March 06, 2008
Only rarely does a Seven Days reader write a letter to the paper commenting on a "Hackie" column. I used to worry that this means that no one is reading it, but then came to the conclusion that the lack of letters has more to do with the "vibe" of my stories.
Controversy breeds letter writing. Freyne's "Inside Track" generates stacks of letters. Art and music reviews are another biggie. It seems that, monthly, someone sends a letter reaming the paper's long-time movie reviewer, Rick Kisonak, for his utter lack of intelligence, aesthetics, etc. This personally affronts me, not because Rick is a friend and colleague, but because I find him to be a superb reviewer - historical, generous, open-minded and open-hearted in his opinions.
In "Hackie," I am not trying to stake out positions or to be judgmental about the people I observe. Therefore, I rarely get under people's skin or rub them the wrong way. Hence, why write to complain?
Someone did write a letter last week, infuriated about the story, "Coming of Age." Here it is in its entirety:
I have found Jernigan Pontiac’s submissions to be good and bad, but never until today offensive [Hackie, February 20]. So, Jernigan, rich daddy slips you three hundred bucks and you clean up puke with a smile on your face? And O.J. pays $2 mil to get off a murder charge while the average Vermonter couldn’t afford to pay a lawyer to defend against a jaywalking ticket. Would you have written a different story had daddy been working-class and only could have covered his fare? It is unfortunate that our so-called democracy is truly a plutocracy, and it is sad that our journalists are just as taken in by the aura of wealth as are the masses.
In this tale, I drive a quite wealthy man and his son. During the ride, the son vomits in the cab and the father lays a huge tip on me to make up for it. I am appreciative of this and end the story with me cleaning out the cab with, indeed, a smile on my face.
The letter-writer's ire, as I understand it, is with rich people getting away with stuff because of their wealth, and journalists, like myself, going along with it. He cites O.J. literally getting away with murder as an example. As the guy puts it, "Would you have written a different story had daddy been working-class and only could have covered his fare?"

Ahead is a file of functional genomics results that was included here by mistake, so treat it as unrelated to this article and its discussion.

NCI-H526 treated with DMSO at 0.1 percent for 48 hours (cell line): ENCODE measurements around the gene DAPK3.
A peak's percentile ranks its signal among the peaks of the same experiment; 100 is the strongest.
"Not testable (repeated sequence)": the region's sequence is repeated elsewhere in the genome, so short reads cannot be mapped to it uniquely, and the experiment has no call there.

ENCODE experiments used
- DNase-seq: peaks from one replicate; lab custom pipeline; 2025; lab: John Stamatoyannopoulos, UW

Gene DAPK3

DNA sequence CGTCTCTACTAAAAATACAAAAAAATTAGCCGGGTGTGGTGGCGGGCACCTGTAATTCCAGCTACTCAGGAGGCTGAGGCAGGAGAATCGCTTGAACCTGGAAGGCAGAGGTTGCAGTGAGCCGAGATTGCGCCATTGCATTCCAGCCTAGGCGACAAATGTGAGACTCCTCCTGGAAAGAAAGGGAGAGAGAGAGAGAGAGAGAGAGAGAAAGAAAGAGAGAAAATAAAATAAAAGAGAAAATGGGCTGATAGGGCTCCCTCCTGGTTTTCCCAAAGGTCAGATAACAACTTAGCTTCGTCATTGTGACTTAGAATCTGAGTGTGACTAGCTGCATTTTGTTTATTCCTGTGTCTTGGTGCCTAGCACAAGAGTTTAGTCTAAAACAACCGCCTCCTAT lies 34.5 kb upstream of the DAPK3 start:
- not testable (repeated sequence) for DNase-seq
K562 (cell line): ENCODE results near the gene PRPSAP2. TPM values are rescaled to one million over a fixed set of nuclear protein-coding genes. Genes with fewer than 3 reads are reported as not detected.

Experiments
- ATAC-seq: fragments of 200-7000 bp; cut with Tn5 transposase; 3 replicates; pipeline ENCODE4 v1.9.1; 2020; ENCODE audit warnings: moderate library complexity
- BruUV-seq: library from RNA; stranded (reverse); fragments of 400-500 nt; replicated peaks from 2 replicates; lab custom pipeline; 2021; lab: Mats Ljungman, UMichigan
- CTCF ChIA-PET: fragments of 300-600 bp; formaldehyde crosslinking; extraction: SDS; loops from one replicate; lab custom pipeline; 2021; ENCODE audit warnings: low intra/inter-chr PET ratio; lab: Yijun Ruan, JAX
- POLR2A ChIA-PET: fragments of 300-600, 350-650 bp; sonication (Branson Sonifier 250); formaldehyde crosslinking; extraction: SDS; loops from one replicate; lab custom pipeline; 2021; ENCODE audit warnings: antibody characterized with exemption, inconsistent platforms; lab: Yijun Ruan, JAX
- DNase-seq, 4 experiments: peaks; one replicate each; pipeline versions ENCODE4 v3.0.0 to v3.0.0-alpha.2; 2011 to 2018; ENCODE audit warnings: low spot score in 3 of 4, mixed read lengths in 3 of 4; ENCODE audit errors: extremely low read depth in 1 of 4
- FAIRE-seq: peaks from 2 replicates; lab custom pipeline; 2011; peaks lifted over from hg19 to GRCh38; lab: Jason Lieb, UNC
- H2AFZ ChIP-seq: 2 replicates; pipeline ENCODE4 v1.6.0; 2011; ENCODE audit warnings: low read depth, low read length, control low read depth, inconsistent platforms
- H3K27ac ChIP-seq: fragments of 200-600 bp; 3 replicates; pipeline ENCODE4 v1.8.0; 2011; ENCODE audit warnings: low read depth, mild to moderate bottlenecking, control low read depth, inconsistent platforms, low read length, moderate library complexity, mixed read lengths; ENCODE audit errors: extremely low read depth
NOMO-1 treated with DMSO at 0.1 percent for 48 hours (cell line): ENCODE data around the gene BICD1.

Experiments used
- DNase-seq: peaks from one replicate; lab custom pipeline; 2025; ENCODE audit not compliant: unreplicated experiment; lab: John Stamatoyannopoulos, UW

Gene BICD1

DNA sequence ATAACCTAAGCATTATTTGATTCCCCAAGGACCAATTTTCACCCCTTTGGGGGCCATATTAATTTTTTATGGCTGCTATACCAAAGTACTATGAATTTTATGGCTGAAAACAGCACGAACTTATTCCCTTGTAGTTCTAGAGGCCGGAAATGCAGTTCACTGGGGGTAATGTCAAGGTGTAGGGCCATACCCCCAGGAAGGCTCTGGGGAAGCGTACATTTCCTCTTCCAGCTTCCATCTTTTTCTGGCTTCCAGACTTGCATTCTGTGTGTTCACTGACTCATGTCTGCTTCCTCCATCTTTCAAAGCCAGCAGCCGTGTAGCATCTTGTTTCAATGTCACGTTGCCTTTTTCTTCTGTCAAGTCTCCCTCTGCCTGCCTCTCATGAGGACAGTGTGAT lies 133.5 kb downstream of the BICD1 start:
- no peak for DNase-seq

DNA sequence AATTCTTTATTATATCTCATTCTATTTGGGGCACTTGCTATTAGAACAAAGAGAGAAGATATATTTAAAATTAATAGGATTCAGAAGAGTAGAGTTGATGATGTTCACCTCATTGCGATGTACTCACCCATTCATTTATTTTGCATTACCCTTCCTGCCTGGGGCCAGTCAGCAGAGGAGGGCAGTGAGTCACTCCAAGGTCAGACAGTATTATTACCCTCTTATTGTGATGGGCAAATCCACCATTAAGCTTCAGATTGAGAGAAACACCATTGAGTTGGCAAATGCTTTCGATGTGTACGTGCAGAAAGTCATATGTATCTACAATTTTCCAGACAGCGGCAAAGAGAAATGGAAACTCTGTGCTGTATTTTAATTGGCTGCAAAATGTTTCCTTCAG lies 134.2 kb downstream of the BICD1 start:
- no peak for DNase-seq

Two things. First, I'm thrilled the guy cared enough to write a letter - I covet the attention. Second, he has apparently confused me with a journalist. I'm a story-teller, plus I am working-class, for crying out loud - a cabbie out there everyday trying to hustle-up a buck.
This was not the case of a rich guy using his money to cover-up some nefarious activity. Nobody did anything criminal or even unethical in this story. The guy's young son drank too much on his birthday and threw up in the cab, that's all. The fact that the father laid some heavy green on me was, in my view, a gracious act.
Here's my view about folks with money and folks without money. I've met street people who are nasty and selfish, and corporate bankers who are salts of the earth, generous and kind. And vice-versa. It's how you live your life, not the size of your wallet.
Now, that last paragraph should generate some letters!
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Couldn't agree more... with Jernigan. It's just too easy to take the black/white view that paints with a broad brush those with big bucks as heartless exploiters or users of wealth to buy their way out of trouble. Although there certainly ARE plenty of those, just one of the many exceptional things about Vermont is that we seem to have a pretty good share of wealthy folks (and as a retired teacher, I'm sure not one of 'em), who seem to understand their responsibility to give back and share some of their good fortune. Too bad that simple generosity of spirit can't be appreciated for what it is. Character, good or bad, isn't determined by financial status in and of itself, as you so correctly observe.
Posted by: exteacher | Mar 7, 2008 11:05:28 AM
Thanks for those thoughts, exteacher. I do respect the gist of Daniel's observation, that the nation's wealth and resources is increasingly concentrated at the top sliver of society. That trend, a result of benighted government policy, is a cancer on our democracy. But I don't take my displeasure with the state of affairs to the level of contempt for the rich.
Posted by: Jernigan Pontiac | Mar 7, 2008 11:43:41 AM
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